|Now that's a happy sign.|
Second, it's good for low-income people (hey, that's us!). I've heard many of my more financially stable friends say again and again that they would rather have teeth extracted than set foot out their door on tax-free weekend. And I'm happy to hear that, because it's one fewer family between me and the sales. If those for whom saving $8.25 on every $100 spent is not worth it would just stay home, then the deals and space in the store are available for those of us who count every dollar in our budget and don't have much wiggle room. Especially low-income families with multiple children in school. My parents would have done a praise-the-Lord dance if we had had a tax-free weekend when I was growing up.
Third, many stores run sales to go with tax-free weekend, in order to entice more shoppers in. This is where cheapskates really get lucky. The combination of markdowns, clearance sales, loss leaders, and no sales tax makes this a great weekend to hit the stores. Chad and I both got new shoes and quite a haul of new clothes (including new-to-us clothes; we visited the thrift stores first), all of which we needed but had been putting off buying because they're all expensive.
So much for my analysis of tax-free shopping. How to make it planet-friendly? I submit a few ideas:
1. Shop local retailers. This also helps your local economy.
2. Plan your shopping in clusters so you can park once for multiple stores. This gets some stress-relieving walking in (unless you have to walk across a busy parking lot; that might amp up the stress), burns a few calories, and does NOT burn any extra fuel in the car.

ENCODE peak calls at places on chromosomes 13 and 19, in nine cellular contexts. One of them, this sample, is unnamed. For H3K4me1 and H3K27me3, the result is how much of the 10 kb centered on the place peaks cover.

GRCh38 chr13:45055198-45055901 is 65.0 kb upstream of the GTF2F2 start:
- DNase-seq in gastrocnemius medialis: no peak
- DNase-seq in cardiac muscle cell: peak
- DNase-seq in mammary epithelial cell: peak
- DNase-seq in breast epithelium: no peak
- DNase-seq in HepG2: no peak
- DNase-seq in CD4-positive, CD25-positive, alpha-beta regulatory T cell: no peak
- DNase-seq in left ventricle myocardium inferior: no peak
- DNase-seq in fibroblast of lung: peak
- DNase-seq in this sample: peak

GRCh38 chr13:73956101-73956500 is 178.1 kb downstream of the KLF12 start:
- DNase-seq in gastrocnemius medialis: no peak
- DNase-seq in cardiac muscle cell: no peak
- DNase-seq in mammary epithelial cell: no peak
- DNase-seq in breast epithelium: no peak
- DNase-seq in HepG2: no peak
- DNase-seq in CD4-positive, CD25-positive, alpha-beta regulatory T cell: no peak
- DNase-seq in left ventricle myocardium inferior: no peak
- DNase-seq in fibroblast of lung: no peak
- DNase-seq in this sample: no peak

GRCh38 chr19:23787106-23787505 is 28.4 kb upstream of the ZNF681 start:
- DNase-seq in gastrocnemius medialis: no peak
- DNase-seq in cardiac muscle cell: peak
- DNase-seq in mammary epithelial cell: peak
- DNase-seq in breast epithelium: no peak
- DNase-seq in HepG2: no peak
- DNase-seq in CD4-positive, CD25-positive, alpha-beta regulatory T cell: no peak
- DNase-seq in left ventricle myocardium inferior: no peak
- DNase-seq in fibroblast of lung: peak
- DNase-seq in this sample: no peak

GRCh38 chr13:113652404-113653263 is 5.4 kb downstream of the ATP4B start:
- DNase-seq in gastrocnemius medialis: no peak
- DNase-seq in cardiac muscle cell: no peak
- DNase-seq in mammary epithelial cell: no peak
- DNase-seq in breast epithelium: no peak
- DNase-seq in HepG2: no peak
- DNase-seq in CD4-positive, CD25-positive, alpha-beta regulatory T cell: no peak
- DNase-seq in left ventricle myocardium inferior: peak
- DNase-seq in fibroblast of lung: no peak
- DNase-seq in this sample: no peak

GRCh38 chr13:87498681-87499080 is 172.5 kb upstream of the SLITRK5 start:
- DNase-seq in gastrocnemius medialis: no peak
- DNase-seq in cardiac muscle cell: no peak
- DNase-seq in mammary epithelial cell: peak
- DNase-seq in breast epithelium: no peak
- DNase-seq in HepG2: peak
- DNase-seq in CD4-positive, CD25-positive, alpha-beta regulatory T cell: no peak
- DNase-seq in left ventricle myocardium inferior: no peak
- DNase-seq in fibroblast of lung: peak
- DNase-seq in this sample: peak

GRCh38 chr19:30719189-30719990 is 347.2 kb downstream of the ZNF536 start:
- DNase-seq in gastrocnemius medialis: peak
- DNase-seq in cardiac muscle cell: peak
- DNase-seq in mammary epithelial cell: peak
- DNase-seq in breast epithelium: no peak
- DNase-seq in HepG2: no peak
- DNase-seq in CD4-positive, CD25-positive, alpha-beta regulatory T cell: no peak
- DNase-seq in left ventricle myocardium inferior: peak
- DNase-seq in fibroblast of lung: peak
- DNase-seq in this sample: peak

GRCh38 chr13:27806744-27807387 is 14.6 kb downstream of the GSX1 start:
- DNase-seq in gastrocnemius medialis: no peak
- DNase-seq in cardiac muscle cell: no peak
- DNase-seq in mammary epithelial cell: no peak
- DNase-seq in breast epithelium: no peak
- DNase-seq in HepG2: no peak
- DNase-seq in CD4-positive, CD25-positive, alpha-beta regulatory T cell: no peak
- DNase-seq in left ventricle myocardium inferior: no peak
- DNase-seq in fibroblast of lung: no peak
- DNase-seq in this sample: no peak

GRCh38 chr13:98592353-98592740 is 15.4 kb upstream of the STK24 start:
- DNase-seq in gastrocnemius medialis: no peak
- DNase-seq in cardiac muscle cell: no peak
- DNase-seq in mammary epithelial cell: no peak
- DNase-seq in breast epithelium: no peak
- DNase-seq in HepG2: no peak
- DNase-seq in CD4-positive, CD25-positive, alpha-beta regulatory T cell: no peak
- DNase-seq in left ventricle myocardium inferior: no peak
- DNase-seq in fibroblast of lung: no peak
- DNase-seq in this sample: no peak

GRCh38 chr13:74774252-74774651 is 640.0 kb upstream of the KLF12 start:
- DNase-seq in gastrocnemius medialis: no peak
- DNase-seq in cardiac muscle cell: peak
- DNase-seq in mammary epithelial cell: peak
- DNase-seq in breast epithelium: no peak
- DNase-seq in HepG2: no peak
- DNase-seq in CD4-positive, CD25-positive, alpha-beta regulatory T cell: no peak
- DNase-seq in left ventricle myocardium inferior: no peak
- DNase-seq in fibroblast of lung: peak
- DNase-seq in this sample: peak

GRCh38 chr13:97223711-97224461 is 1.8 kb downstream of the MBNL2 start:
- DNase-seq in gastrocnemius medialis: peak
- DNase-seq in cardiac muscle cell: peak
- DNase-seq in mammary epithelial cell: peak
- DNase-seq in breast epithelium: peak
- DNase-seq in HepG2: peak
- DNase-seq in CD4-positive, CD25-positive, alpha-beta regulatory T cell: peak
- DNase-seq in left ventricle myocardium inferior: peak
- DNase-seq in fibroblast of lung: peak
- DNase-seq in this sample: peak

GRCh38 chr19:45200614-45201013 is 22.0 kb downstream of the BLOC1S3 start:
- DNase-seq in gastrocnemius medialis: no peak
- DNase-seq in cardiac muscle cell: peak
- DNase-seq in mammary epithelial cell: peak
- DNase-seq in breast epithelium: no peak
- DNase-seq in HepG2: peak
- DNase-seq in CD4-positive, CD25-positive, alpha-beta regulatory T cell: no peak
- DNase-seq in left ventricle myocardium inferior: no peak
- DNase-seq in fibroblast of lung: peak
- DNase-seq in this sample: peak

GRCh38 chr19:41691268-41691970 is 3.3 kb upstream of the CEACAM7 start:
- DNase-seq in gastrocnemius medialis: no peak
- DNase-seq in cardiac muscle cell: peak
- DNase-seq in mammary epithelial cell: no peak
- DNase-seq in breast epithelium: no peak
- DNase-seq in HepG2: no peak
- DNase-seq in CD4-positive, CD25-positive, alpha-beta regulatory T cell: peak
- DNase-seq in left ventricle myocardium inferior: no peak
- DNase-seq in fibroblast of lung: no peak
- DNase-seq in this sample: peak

3. Go to thrift stores. Way too many perfectly good clothes in the US end up in landfills. Save yourself some money and help ease our collective waste cycle by hitting thrift stores for t-shirts, jeans, or dress clothes.
4. Do you need the hangers your clothes came on? If you don't, give them back to the cashier for re-use. Or take them to a thrift store once you get them all collected at home.
5. Take your own bags. Yes, those reusable bags you take grocery shopping work perfectly well for clothes and school supplies, too. Throw them into the washing machine the day before heading out if you're worried that they aren't clean enough.
6. Don't just throw the tags into the rubbish without thinking. Are they paper or cardstock? If so, toss them into your paper recycling or stick them in your compost.
7. Don't buy what you don't need, or you risk turning into one of those people who takes things to Goodwill with the original tags still on. If you are getting rid of clothes that still have some life left, donate them to a thrift store instead of tossing. (If you're getting rid of stained/ripped clothes, consider turning some of them into dustrags.)
See? There are always ways to wrangle some lower-waste options out of your daily life. Happy shopping!
Does your community have a tax-free weekend? Do you take advantage of it?